Marchionne Isn't Finding Any Potential Dates For Marriage
Though FCA CEO Sergio Marchionne is still looking to merge his company with another automaker, no one is all that willing to tie the knot.
Despite Marchionne’s quest to consolidate the industry by leading by example, he’s managed to strike out in some way with Ford, General Motors, Peugeot, Renault-Nissan and Volkswagen.
Regarding GM, CEO Mary Barra stated Thursday that her company already had plans of its own and that it wasn’t interested in consolidation with another automaker, according to Detroit Free Press:
We laid out a comprehensive plan that takes us through the early part of next decade. We’re already in that top tier. We have a well-articulated plan and we are not going to entertain anything that would distract us from achieving that plan.
Meanwhile, a proposed tie-up with Volkswagen came to naught, though Marchionne stated such a thing was never in the cards in the first place, despite claims by VW Group chairman Ferdinand Piëch of having met with FCA officials to discuss buying a part or all of FCA.
Though there are still other smaller automakers Marchionne could pursue in the spirit of consolidation, like Mazda and Tata, there’s the issue of his own company’s performance as of late. Already stuck with large debts, Forbes states profitability is a major issue among shareholders regarding the automaker. In the U.S. alone, the issue stems from its pursuit of sales volume over profit via aggressive incentivizing. As a result, margins remain at 4 percent and pre-tax earnings have climbed a mere $2.7 billion, even with revenues doubling by $40 billion since the start of the new decade. Thus, no company would likely consider consolidating with FCA.
As for why Marchionne is banging the drum of consolidation, especially as far as his company is concerned, it comes down to survival in the face of competition from outsiders like Google and Apple. The arrival of non-traditional companies like the two tech giants could force automakers to keep up with the pace of change such companies would set the further the latter group digs into the former.
For now, though, the FCA CEO laments the difficulty in finding a partner, going as far as to provide Bloomberg with a metaphor about the search earlier this month:
One of the most difficult things to do is to get the turkey to invite himself to Thanksgiving dinner.
[Photo credit: FCA]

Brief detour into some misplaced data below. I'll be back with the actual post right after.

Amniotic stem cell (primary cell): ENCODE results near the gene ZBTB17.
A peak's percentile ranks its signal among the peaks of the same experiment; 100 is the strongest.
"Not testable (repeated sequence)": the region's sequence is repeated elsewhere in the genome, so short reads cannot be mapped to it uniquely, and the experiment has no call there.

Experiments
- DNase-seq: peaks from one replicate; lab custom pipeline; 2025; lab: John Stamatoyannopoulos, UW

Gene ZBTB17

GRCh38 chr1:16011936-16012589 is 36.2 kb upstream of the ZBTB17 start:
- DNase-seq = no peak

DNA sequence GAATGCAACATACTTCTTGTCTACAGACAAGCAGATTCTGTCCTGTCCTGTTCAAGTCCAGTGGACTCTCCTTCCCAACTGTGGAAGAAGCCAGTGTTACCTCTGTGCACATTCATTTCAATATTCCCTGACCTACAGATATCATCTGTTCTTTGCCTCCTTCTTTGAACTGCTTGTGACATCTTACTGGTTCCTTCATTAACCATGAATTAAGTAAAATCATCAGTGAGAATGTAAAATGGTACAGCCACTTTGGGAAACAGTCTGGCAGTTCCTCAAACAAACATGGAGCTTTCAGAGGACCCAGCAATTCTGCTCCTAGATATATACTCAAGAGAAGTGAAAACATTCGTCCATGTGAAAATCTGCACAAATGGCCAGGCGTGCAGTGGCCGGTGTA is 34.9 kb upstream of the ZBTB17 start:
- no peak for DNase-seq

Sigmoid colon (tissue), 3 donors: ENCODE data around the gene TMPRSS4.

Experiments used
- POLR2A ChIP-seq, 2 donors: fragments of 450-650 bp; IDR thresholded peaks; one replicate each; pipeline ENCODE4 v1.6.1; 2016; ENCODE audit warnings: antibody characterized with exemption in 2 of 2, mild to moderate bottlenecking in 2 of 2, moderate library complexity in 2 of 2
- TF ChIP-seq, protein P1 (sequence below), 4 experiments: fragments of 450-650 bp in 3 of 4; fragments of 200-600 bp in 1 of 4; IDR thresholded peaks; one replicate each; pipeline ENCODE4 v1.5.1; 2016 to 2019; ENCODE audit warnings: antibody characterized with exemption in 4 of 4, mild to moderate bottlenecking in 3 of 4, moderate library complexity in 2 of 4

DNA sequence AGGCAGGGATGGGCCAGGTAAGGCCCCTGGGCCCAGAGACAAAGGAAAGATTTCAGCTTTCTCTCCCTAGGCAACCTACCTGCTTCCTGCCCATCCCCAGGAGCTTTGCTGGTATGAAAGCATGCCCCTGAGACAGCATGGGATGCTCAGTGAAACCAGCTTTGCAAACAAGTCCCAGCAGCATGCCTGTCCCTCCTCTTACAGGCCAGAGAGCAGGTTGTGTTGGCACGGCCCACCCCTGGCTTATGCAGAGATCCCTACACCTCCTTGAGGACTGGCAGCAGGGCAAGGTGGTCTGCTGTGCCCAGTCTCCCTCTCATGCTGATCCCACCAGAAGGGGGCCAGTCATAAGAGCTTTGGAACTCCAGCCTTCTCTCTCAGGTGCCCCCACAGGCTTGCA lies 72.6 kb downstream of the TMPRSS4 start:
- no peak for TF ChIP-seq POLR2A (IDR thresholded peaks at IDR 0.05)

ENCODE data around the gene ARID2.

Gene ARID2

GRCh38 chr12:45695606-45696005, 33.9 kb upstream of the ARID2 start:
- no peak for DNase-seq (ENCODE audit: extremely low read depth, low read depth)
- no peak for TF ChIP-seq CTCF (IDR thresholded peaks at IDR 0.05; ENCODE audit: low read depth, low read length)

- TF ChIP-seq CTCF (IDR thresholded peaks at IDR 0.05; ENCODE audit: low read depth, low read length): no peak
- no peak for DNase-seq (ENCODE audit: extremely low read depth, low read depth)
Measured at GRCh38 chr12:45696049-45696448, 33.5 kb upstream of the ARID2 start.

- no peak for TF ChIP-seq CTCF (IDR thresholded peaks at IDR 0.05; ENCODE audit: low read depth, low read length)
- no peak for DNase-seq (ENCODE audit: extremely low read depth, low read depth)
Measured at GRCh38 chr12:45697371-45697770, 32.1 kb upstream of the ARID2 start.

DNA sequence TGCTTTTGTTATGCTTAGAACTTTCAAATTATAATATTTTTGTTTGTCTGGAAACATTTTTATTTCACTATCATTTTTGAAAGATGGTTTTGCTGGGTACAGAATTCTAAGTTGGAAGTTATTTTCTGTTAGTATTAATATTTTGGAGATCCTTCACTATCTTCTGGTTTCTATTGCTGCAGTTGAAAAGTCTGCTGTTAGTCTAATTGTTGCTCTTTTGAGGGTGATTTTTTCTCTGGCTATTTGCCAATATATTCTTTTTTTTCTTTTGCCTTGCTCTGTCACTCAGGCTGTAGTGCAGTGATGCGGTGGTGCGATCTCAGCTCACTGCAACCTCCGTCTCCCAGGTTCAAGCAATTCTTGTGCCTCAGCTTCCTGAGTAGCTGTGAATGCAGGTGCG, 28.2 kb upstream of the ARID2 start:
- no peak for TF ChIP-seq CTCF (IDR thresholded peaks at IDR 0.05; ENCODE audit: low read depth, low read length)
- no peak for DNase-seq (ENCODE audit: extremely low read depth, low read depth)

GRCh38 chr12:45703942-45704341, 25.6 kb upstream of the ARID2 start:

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- Dukeisduke This would be a nice car. I've long been a fan of the W123 series cars - and one of my favorite colors for these. This would be the injected (D-Jetronic?) 2.8l inline six.Was the cloth always purple like this, or is it age that turns it purple?
- NotMyCircusNotMyMonkeys nobodys mentioned free HD radio?
- ChristianWimmer I am a huge W123 fan but I never liked the square headlights on the 280/280E/280C/280CE models and later on the post-1983 entry-level models. The W123s always looked right with the circular headlights.This is a great car, though. But 230C/CE & 280C/CE are so common here - I want a US-spec 300CD Diesel or 300CD Turbodiesel because that would be an exotic here in Germany.
- NotMyCircusNotMyMonkeys not a single word on whether this grey market would even pass smog or be driveable in the state.
- MaintenanceCosts Gorgeous, even if the W124 coupe is even better. Too bad about that paint color, though.
There has been speculation for months on this subject. Marchionne knows that the less than 4% margin at FCA isn't enough to fund future plans, because as he says, the cost of capital is so high. Discussion on Allpar forums has been as good as any, though marred by the usual emergence of the knuckledragger brigade who know nothing but have opinions. But Marchionne does strange things that cost FCA a lot of money and drags down the potential for profit. For example, the turbo 1.4l MultiAir in the Dart and Renegade plus regular 1.4 l for the Fiat 500 made in Mexico, has been made in Dundee, MI. Also, there is an engine plant in Poland for the 500s made there, and even mention that the same engine is now being made in Italy for the Renegade/500X. The latter also have 2.4 Tigerwimp engines made in Michigan or maybe Mexico shipped to Italy where vehicle assembly takes place. All seems high cost and little detail is readily available of what exactly is happeneing. Trying to keep a factory going in Serbia to make the execrable 500L plus assembling Renegades in Italy to appease the local unions/politicians, because other models have been dropped makes the FCA strategy seem very high cost and totally hopeless in the long run. If you were another automaker and found Fiat sniffing around looking to find a partner to share capital costs, due diligence would give you pause as to what in hell is going on at FCA. It's highly unlikely that anyone with brains would join with Fiat to meet Marchionne's vision of a 7 million vehicle a year automaker, because who wants to join a sinking ship? It all seems a bit desperate with no obvious resolution at hand. That's why Marchionne is trying to hold Toledo and Ohio ransom over the Jeep factory. Every buck counts. And the pile 'em high, sell 'em cheap philosophy at retail to move the metal seems more obvious than the other automakers. Add in the poorest reliability ratings that FCA easily achieves, and really, it's a case of caveat emptor, both from a buyer and possible joint-partner perspective.
Mary Barra's plan for GM appears to be "fewer divisions and lower market share". If so, she is succeeding, and a merger with FCA would hasten that plan. It's the old save your sinking ship by tying it to another sinking ship idea.